I’m also tired of having conversations about weight and dieting. We could be discussing Plato, or Jeanette Winterson, the latest Sex Art Prints I’ve been to see (David Hockney), Mad Men, or even your favourite sandwich filling. I don’t care how much weight you’ve lost, and I don’t care about your stupid diet. I have rarely, if ever, seen two men friends out for dinner ordering only salad and discussing how many calories they’ve consumed that day and their trouser size. And if men don’t do it, I’m not doing it either. (I staunchly refuse to menstruate). Can we just agree that we won’t talk about it anymore? I’m including myself in this plea, I do it too. And any time it happens we’ll know the patriarchy has possessed you and we need to perform a feminist exorcism, which involves a group of your best lady-friends reading out passages from Mary Wollstonecraft’s Vindication of the Rights of Woman and splashing you with hot cheese until you vomit up all the diet coke you’ve consumed and the patriarchy leaves your brain.
I guess what I’m really trying to say is that it’s really hard, particularly as a woman to have a simple and good relationship to food and your body. We are given a homogenised version of beauty as a yardstick with which we can beat ourselves, or perhaps shove down our throats. But of course there are many ways to be beautiful and attractive. Personally, I judge a sexual partner like I judge a horse, and wonder how fast that person could really go if I were riding them. More and more woman are voluntarily getting their tits sliced open and little sacks of inorganic material placed in their body. That is fucked up. It’s hard to escape the weight of the whole of society, and that’s what a woman is doing when she chooses to stop valuing herself on her physical appearance, and when she stops seeking the approval of others about the way that she looks. What incenses me the most when somebody else judges my physical appearance, is not that they are insulting me (if indeed they are), but the arrogance with which they assume that their opinion about the way I look will matter to me. I’m not here to please you.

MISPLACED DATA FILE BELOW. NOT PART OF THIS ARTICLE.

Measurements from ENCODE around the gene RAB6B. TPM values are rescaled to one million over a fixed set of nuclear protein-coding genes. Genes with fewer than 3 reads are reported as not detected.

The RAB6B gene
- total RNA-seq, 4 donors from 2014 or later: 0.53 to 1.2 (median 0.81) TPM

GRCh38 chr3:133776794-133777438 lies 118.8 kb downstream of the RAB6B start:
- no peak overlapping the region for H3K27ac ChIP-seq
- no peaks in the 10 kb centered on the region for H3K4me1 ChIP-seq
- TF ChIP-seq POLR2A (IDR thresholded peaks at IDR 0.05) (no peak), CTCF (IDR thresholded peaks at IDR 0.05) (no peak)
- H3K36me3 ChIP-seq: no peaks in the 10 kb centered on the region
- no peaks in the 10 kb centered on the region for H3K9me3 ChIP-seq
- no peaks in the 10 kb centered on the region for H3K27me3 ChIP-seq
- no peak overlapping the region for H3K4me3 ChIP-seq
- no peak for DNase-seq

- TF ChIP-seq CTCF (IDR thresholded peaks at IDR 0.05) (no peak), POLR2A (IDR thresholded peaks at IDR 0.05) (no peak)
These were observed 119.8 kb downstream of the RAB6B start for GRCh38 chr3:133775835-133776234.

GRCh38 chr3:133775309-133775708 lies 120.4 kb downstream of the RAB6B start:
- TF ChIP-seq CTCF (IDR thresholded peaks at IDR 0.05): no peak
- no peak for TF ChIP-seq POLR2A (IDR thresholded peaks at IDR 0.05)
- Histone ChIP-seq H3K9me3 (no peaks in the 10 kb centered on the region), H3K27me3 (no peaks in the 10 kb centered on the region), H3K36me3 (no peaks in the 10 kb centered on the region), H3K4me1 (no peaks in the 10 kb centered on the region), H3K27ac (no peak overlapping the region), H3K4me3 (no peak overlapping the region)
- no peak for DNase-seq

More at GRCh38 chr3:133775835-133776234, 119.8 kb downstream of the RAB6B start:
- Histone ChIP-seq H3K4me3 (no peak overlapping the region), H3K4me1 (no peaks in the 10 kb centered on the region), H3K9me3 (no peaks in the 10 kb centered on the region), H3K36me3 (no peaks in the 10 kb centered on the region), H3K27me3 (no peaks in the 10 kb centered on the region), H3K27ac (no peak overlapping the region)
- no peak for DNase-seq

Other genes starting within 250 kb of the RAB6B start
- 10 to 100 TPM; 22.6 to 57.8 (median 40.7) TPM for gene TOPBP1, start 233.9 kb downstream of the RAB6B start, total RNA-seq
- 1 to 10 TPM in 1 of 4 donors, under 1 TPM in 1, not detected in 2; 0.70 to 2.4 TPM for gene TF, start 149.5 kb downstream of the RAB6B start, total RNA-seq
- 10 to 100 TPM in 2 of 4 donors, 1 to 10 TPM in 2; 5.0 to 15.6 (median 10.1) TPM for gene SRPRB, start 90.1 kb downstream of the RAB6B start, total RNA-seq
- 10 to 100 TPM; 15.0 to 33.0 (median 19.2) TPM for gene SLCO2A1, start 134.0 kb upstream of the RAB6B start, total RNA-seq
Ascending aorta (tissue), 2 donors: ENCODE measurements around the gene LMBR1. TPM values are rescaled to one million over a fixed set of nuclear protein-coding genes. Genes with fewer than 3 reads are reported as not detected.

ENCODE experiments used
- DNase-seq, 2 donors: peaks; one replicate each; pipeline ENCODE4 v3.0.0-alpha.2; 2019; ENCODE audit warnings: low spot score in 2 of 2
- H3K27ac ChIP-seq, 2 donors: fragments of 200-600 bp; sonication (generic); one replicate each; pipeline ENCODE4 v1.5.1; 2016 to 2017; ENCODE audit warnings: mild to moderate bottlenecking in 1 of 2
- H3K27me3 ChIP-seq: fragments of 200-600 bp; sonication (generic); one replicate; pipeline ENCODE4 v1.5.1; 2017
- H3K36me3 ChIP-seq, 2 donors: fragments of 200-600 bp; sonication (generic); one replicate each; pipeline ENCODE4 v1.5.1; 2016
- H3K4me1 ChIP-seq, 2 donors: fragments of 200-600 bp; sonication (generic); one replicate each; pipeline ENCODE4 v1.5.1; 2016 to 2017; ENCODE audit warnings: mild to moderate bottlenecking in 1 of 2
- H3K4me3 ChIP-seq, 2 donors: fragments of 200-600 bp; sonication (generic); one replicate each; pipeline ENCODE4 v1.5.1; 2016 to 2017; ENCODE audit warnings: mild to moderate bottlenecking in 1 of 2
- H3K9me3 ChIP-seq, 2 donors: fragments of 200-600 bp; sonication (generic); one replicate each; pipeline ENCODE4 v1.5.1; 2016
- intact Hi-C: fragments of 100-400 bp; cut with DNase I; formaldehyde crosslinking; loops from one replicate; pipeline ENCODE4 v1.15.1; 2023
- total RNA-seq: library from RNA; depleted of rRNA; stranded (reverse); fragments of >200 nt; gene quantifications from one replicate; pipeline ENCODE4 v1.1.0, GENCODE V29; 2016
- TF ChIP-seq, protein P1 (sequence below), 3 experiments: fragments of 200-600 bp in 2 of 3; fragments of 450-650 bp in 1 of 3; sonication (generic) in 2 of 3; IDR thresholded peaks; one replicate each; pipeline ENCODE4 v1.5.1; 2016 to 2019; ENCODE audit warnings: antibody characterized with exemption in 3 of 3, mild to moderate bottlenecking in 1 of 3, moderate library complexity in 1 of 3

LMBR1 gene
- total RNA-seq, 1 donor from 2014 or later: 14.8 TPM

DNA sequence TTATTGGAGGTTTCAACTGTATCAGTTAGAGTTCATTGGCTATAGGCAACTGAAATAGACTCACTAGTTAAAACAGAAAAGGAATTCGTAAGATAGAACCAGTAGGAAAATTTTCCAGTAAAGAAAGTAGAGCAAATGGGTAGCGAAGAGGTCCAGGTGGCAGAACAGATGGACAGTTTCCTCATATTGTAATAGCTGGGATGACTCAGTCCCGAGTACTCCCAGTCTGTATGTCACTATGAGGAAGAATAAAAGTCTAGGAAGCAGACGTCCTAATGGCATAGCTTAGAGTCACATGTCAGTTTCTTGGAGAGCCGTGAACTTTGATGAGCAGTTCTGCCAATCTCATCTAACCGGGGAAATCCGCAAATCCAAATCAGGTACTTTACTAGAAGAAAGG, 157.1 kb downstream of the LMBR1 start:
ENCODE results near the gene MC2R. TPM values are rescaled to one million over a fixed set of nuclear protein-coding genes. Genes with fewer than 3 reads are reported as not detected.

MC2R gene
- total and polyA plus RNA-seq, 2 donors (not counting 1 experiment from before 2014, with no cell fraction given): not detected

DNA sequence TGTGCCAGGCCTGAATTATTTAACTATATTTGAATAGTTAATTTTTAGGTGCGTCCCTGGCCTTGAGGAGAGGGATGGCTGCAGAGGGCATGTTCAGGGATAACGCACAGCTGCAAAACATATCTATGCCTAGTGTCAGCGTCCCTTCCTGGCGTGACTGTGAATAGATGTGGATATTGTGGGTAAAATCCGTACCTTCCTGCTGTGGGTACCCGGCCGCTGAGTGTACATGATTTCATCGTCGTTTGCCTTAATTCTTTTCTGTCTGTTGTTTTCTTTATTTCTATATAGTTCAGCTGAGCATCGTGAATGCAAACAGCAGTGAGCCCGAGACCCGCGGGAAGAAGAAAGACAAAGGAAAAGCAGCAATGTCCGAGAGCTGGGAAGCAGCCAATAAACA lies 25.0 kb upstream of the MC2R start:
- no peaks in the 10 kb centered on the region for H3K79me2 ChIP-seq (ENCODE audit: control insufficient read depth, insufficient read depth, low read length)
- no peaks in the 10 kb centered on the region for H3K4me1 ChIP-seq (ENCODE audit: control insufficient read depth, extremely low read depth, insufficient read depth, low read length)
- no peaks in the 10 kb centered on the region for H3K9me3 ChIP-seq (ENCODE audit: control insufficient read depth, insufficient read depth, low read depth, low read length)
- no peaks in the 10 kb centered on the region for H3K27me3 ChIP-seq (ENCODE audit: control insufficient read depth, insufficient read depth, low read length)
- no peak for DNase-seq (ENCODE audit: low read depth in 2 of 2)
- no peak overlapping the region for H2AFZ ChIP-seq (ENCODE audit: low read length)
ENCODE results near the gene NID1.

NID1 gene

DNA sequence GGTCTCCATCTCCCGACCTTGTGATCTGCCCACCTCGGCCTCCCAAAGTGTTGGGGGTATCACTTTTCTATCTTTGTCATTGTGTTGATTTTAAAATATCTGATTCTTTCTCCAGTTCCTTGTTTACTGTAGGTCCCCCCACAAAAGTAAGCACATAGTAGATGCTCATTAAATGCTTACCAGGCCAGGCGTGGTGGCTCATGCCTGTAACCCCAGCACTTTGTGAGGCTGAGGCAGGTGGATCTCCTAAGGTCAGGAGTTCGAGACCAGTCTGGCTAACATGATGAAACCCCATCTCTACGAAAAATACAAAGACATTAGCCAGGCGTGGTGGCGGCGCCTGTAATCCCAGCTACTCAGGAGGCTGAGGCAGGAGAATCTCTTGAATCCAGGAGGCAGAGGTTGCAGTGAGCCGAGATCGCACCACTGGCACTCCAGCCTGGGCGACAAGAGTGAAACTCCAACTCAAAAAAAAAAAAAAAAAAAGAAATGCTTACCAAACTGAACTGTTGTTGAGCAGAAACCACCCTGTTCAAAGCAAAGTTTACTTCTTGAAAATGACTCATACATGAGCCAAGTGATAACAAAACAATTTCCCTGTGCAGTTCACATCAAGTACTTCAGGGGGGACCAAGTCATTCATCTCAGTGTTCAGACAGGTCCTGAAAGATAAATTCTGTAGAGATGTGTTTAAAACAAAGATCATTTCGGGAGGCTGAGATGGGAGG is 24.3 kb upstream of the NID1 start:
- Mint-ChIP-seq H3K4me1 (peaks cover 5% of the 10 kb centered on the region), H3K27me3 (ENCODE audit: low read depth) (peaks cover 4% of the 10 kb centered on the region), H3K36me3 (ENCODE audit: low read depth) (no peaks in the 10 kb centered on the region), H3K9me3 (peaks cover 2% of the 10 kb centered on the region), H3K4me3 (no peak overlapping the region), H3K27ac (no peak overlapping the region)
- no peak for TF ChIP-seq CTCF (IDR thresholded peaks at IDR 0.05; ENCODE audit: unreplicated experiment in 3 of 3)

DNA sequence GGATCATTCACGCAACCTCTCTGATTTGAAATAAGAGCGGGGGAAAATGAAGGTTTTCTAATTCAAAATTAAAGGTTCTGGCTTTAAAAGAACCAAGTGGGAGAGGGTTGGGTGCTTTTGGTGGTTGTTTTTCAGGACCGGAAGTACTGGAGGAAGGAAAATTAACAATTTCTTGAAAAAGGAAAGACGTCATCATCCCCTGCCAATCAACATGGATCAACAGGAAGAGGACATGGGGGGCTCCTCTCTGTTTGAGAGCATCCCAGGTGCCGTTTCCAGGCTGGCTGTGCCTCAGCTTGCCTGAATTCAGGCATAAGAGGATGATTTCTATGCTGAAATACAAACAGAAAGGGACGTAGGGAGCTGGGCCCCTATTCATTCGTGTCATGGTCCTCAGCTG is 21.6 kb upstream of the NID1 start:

All of this battled long and hard against my deep and pure love of food, and I like to think that the righteous feminist part of my brain won in the end. And this despite my mother saying to me whilst looking at me in a bikini “it’s not really that you’re fat, Alice, you’re just big”. But you know what, it was the waffles. Next time I go on holiday, I’m going to have three every morning.